This question came to me today via a comment:
Just found your site. Lots of good information here. Recently read Schwarzbein and she makes a lot of sense. But I'm grappling with her contention that aged cheese has harmful fats. Is this always true, or does it depend on the processing? Where can I find more information on this issue specifically?Dear Reader,
I would tend to agree with you on the issue of damaged fat in cheese, having grappled with this myself. If you think about this, however, it may be that Dr. Schwarzbein is not accurate on this. On page 237 of The Schwarzbein Principle 2, she says, "Since most cheese is heat treated, which damages the fat contained in the cheese, all cheese should be used in moderation. In addition, aged cheeses are damaged fats. Whenever possible, choose white cheese over yellow. Most yellow cheeses are colored with artificial coloring."
In thinking this statement through, the first question I asked myself was, "What kind of fat is in the milk or cream that is to be made into cheese?" The answer: butterfat. Butterfat is predominantly saturated fat. Saturated fats are the best fats for tolerating heat. It is safe to cook in butter, coconut oil, lard, tallow, etc. since they are saturated and sustain the least amount of damage due to heat.
We eat butter without ever wondering if this fat has been damaged by the heat of pasteurization. The heating process of pasteurization, in fact, does not damage or make rancid the butter cream. This could only happen if the temperatures involved were extremely high so that the product smoked and burned. Obviously, this cannot be the case. The heat does, however, kill enzymes, alter amino acids, makes proteins less bio-available and reduce the amounts of calcium, vitamin C and other nutrients, but it does not damage the fat.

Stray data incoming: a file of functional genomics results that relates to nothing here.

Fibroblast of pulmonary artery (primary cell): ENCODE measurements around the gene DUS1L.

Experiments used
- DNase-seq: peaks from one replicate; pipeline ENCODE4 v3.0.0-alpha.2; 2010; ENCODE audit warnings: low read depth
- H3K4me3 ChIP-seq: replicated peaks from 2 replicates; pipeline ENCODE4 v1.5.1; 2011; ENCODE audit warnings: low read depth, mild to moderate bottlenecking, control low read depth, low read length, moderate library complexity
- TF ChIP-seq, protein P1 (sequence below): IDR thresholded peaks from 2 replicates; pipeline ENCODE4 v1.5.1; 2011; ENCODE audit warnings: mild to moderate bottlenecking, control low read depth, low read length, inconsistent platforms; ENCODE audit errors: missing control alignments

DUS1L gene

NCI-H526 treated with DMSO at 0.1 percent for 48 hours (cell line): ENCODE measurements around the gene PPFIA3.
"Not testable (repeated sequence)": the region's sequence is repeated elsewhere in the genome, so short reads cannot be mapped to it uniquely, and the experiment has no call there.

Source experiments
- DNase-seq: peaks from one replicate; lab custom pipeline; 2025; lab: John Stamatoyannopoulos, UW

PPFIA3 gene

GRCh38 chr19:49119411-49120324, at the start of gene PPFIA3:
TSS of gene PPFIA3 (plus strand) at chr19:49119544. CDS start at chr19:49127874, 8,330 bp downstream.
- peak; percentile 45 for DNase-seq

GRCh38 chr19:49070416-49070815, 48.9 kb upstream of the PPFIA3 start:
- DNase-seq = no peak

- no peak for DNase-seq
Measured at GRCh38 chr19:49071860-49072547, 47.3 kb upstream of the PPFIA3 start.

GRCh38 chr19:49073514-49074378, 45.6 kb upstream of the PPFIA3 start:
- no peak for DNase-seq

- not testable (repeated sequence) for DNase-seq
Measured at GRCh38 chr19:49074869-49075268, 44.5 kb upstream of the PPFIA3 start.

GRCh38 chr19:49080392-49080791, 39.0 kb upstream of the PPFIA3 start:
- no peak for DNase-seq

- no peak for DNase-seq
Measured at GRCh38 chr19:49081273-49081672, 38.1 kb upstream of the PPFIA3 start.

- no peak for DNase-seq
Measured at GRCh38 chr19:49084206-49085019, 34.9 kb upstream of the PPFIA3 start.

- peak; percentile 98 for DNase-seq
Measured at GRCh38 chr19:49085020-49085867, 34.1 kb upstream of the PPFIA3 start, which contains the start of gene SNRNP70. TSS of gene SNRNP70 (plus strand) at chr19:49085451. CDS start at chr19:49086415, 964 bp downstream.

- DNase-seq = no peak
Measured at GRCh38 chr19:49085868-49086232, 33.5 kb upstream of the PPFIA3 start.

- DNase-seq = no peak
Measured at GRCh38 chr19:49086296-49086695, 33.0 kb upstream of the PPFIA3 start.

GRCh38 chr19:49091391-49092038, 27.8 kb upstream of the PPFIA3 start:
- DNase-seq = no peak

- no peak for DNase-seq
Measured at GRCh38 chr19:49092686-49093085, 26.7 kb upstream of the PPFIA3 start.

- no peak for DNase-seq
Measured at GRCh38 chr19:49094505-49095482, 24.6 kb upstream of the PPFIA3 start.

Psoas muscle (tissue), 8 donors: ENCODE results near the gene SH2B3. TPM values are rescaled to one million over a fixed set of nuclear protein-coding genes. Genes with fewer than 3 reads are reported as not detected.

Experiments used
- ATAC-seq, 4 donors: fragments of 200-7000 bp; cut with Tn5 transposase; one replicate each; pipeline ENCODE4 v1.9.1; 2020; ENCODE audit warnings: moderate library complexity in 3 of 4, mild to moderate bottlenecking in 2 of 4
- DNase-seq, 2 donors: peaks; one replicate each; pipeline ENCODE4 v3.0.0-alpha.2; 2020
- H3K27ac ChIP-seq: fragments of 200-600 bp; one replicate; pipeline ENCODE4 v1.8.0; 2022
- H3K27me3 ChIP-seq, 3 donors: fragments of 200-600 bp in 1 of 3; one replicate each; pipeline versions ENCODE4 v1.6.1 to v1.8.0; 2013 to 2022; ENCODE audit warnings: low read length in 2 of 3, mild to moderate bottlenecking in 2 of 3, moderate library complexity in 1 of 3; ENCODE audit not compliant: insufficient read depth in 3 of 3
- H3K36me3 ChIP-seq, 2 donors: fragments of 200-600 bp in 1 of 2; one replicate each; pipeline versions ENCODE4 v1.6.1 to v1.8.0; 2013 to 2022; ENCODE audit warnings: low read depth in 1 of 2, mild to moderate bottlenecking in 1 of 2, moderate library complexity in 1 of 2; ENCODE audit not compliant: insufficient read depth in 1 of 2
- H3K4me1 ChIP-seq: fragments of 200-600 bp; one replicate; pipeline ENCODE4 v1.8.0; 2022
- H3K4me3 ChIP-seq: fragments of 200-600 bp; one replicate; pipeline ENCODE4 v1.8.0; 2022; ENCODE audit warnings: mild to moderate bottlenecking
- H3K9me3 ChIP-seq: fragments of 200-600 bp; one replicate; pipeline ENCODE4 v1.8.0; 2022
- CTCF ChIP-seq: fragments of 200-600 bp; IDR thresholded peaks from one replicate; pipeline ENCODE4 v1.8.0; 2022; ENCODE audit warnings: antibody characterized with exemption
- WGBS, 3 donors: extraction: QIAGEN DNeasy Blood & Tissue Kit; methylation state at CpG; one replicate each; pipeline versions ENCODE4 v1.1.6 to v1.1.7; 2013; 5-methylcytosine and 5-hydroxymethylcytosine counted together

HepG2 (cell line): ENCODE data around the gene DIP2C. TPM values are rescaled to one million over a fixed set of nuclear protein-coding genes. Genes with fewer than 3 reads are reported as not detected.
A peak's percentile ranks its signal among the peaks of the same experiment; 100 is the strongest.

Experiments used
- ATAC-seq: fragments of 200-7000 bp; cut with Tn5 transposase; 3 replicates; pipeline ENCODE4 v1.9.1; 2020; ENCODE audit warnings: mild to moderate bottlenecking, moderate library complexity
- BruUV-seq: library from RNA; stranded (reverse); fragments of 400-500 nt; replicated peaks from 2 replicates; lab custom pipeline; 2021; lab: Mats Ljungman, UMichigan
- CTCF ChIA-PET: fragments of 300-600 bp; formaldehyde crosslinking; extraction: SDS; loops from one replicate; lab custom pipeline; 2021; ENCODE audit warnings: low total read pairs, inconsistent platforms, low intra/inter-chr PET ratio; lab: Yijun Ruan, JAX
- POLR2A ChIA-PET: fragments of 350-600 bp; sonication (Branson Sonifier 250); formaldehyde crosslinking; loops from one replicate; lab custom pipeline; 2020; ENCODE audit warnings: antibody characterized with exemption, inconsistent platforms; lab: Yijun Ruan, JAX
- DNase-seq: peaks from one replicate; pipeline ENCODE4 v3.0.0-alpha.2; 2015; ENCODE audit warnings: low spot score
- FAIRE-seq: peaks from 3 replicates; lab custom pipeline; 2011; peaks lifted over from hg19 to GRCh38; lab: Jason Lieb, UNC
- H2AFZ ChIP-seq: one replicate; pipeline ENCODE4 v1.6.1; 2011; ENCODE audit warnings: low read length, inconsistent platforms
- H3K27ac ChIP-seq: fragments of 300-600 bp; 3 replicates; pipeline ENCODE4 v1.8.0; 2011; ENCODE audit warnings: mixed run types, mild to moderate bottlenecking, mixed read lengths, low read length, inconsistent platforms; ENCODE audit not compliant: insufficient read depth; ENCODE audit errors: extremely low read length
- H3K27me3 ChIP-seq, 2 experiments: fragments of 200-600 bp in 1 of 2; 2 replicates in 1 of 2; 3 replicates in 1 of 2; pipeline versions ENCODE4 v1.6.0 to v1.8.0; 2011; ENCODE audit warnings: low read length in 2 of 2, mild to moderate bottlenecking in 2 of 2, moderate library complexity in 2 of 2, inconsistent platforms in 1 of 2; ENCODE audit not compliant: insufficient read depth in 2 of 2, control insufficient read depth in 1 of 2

Of course, it only stands to reason that raw butter (as well as cheese) is still the most optimum choice as far as nutrition is concerned since heat is not involved and the product retains all the enzymes and nutrients. I quote from Nourishing Traditions Cookbook, "Cheeses made from raw milk contain a full complement of enzymes and are therefore more easily digested than cheeses made from pasteurized milk."
Pasteurized cheeses have been consumed for many years. Raw milk cheese is a traditional food that has been consumed for thousands of years. (Now remember that I am not talking about processed cheeses here, like American cheese or those spreadable cheese-like substances that are full of preservatives, dyes, and chemicals to enhance flavor and texture. These fake cheeses should be avoided at all costs.)
So really, what this comes down to is that you shouldn't be afraid to buy and eat good cheese. The best to get is, of course, made from raw milk. The next best cheese is organic made from pasteurized milk and cream or at least from cows that have not been given the recombinant bovine growth hormone (rbST).
I find raw milk sharp cheddar and Parmesan Reggiano, an aged cheese, at Trader Joe's (click here to find a Trader Joe's near you). Anytime I can find raw cheese at a decent price I opt for that rather than cheeses from pasteurized milk. But I do not hesitate buying cheese as long as it fits the bill mentioned in the preceding paragraph.
Another thing about Dianna Schwarzbein - I do know that since she wrote The Schwarzbein Principle 2, she has changed her stance on soy products (now does not recommend them at all) and now endorses raw milk and raw milk products. She may also have a better understanding of the topic of this post also.
Though I thoroughly enjoyed her book, I still read it and all other books in light of what the Weston A. Price Foundation teaches. In my opinion, they more closely align themselves with Biblical nutrition than any other source I know of (though they may not say it that way and are not a Christian organization).